Regional products to sell online: Explore India’s diverse fabrics

by Sahana on 16/04/2018
India’s diverse ethnic groups makes it a country rich in culture and indigenous handicrafts. The country has a plethora of regional fabrics and handcrafted weaves that you can source and sell online. The choice is not restricted to fabrics, you can choose to sell sarees too. The process is a fulfilling one. Not only can you build awareness about local craftwork, but you can also help regional workers gain recognition for their work.

A major step in that direction would be to use an online seller platform to set up your own fabric store. Amazon, with its impressive consumer base can prove to be your best bet in this regard. Before you set up your e-store, here is a list of materials you can source from each region based on its best local offerings:

Weaves of cotton

The Dhakai weaves of East Bengal: This malmal is an intricate weave of different coloured threads with multiple needles on unbleached, white cotton. The threads have a higher count than the cotton base. The practice of Dhakai weaving was brought to West Bengal by those who migrated from erstwhile East Bengal after the partition. This technique was also adopted in Uttar Pradesh under the name of Jamdani.

The Jamdani weaves of Uttar Pradesh: This style of weaving was introduced in Uttar Pradesh by the Nawabs of Oudh in the later part of the eighteenth century. On account of how expensive and intricate this process turned out to be, Jamdani is less prolific than it once used to be. The thread count is the same as the base count. White thread is often used on a white base, making the weave almost invisible except on close scrutiny. Silver and gold weaves are also used.

The Paithani weaves of Maharashtra: Much like tapestry weaves, zari thread is used in the warp and interlocked with the coloured threads of the weft which are then the two are interlocked. Complicated and exotic bird and flower patterns are woven.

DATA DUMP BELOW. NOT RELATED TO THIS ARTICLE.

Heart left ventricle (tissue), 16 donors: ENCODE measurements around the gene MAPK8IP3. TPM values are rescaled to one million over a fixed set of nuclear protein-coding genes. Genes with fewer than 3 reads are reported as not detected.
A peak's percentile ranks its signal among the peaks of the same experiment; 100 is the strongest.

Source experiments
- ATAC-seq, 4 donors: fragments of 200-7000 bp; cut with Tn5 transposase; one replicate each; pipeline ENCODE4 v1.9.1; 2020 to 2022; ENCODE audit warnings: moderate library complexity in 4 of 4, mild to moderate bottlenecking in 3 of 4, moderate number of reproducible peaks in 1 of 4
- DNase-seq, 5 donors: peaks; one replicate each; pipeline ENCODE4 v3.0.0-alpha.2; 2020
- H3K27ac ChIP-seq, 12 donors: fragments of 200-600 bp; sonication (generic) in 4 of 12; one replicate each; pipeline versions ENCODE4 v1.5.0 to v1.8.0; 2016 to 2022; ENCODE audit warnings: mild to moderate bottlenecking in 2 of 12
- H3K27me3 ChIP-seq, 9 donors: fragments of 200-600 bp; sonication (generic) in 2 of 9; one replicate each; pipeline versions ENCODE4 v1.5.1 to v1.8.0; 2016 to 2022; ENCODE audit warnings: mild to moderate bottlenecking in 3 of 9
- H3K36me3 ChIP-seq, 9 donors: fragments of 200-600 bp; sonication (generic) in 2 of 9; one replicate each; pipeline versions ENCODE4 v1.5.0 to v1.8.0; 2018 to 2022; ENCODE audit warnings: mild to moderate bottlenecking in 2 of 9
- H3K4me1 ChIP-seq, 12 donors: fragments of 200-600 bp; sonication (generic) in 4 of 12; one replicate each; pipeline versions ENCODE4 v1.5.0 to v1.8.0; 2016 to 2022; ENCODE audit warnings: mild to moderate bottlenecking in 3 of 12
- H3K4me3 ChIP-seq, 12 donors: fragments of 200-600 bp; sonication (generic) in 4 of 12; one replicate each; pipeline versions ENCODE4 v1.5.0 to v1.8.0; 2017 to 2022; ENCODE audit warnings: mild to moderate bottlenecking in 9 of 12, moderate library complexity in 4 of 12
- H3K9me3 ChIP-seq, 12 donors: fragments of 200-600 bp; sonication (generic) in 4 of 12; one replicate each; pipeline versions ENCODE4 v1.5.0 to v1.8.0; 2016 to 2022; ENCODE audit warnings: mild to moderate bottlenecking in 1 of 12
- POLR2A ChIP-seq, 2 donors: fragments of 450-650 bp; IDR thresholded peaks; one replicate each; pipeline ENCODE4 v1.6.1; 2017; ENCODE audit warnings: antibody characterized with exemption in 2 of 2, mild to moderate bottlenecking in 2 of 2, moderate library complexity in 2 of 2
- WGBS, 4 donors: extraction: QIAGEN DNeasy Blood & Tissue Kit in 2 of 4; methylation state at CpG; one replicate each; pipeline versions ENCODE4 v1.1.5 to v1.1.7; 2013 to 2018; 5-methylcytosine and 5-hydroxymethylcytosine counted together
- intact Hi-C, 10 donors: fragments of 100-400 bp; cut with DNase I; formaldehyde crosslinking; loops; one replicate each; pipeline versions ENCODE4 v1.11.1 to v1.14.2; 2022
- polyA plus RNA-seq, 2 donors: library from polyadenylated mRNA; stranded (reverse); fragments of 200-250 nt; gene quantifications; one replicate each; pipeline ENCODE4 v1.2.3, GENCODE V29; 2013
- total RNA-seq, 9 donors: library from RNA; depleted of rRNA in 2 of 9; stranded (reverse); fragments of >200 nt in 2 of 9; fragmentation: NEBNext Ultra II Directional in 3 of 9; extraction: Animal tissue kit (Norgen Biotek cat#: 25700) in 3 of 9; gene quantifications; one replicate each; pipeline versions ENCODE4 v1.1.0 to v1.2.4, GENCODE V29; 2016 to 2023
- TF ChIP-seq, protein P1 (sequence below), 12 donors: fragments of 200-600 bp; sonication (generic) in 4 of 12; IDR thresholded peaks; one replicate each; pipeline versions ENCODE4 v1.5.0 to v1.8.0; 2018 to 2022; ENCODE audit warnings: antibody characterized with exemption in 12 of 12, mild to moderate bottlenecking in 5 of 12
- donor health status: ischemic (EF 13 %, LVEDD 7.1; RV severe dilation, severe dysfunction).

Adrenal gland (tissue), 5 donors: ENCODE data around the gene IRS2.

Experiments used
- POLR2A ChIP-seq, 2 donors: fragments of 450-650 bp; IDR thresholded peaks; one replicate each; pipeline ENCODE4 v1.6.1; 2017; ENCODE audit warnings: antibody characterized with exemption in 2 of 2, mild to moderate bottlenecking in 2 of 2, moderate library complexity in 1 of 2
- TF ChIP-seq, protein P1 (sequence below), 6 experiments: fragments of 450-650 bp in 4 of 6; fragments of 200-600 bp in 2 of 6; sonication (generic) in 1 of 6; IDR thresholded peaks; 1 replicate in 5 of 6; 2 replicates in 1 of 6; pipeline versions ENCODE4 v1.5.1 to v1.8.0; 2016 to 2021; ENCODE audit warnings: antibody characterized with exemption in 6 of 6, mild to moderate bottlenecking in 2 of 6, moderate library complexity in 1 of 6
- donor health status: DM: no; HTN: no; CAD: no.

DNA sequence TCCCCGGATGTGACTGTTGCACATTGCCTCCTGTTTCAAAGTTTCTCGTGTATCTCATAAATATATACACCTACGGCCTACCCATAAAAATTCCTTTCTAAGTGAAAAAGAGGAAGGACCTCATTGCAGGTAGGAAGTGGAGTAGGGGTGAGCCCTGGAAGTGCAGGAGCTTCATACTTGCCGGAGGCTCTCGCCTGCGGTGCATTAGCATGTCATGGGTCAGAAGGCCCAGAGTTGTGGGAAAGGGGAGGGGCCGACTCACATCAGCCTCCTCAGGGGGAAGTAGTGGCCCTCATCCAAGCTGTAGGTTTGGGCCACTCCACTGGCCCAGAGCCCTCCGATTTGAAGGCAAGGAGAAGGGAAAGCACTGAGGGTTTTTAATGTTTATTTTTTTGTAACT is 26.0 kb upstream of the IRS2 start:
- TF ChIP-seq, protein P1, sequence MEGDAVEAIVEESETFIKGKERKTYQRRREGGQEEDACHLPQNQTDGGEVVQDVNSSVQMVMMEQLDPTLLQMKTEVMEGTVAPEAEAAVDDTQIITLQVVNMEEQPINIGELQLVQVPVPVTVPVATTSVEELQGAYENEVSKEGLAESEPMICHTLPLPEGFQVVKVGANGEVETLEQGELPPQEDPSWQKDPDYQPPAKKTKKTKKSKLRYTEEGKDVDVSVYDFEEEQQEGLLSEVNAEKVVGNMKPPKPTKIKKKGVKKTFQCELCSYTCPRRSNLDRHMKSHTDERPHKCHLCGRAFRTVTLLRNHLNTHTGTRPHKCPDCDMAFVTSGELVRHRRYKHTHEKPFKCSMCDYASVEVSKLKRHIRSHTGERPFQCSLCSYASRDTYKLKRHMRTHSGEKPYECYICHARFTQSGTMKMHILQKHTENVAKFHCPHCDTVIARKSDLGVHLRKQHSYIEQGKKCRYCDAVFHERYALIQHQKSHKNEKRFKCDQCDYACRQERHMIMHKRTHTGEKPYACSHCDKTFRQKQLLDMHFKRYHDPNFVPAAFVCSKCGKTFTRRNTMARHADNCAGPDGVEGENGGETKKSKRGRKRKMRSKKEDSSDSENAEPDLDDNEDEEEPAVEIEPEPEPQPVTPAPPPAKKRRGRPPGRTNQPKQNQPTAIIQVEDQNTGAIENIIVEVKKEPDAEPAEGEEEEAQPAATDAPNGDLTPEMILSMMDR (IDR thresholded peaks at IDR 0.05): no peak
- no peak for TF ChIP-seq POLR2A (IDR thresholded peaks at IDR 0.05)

The Chanderi weaves of Maharashtra: In the Chanderi technique, silk thread is used for the warp, and fine cotton for the weft.

The Ikat weaves of Andhra Pradesh: The Pochampalli saree is woven with ikat patterns. The ikat style involves pre dying the yarn based on the pattern before weaving.

The Tant of West Bengal: Tant sarees originate in West Bengal. Tant is woven all over West Bengal and Bangladesh. The weavers traditionally used handlooms which have now been replaced by power looms.

Weaves of Silk

The Banarasi weaves of Uttar Pradesh: A single weft of golden thread runs across the warp with silk thread and motifs and brightly coloured threads in the minakari jewellery style. These brocades come in numerous styles of weaving.

The Baluchar weaves of West Bengal: These are weaves of plain woven cloth with brocades of untwisted threads of silk which are made in Murshidabad. Sarees made in this method are typified by the large pallav with a large pattern swirling outwards.

The Tanchoi weaves of Gujarat: These are satin weaves in which the extra weft floats are merged in.

The Kancheepuram weaves of Tamil Nadu: Kancheepuram sarees are spun with fine silk in which the borders are in contrasting colours as those on the pallav. These have a variety of motifs in zari such as the malli moggu, rudraksham, and gopuram. There are other locations in Tamil Nadu like Arni, Tanjore, and Dharmavaram which are famous for their fabrics.

With his handy guide at your disposal, you can now decide on sourcing one or more of these local weaves from different parts of the country and set up an online store on Amazon. Register in a few clicks and go online with your unique offering. Take inspiration from Christie Jobin and let your customers witness beautiful drapes from all over the country.

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